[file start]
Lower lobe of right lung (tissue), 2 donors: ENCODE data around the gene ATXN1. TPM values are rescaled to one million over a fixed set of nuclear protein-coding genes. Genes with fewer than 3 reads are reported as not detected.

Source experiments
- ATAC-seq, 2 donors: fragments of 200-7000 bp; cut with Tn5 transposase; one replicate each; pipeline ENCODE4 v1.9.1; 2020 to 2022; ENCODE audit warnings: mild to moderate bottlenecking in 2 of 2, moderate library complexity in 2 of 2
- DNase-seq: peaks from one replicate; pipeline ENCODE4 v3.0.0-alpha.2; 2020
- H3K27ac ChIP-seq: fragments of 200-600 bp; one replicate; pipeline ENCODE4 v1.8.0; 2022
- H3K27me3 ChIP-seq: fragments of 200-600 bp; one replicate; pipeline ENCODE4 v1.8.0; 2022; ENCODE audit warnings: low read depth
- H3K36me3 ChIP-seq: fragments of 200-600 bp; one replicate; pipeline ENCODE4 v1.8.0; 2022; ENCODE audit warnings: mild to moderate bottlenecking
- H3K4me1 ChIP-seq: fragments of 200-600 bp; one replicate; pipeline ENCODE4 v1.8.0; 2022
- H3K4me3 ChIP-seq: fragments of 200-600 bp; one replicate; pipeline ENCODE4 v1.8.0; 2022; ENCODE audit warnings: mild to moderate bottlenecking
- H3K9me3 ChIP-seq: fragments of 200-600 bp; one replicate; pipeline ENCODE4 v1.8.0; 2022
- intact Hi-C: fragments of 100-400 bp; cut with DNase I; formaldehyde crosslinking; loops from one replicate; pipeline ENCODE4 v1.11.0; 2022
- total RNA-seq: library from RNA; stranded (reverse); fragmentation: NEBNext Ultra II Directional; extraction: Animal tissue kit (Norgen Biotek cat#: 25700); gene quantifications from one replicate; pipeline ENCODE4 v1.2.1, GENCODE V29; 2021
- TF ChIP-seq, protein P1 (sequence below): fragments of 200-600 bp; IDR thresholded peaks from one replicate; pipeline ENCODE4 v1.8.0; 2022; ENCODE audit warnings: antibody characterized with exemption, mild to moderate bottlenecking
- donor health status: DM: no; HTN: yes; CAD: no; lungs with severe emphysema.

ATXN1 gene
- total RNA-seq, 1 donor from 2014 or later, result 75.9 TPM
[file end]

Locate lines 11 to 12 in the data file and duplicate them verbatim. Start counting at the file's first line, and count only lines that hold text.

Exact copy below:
- intact Hi-C: fragments of 100-400 bp; cut with DNase I; formaldehyde crosslinking; loops from one replicate; pipeline ENCODE4 v1.11.0; 2022
- total RNA-seq: library from RNA; stranded (reverse); fragmentation: NEBNext Ultra II Directional; extraction: Animal tissue kit (Norgen Biotek cat#: 25700); gene quantifications from one replicate; pipeline ENCODE4 v1.2.1, GENCODE V29; 2021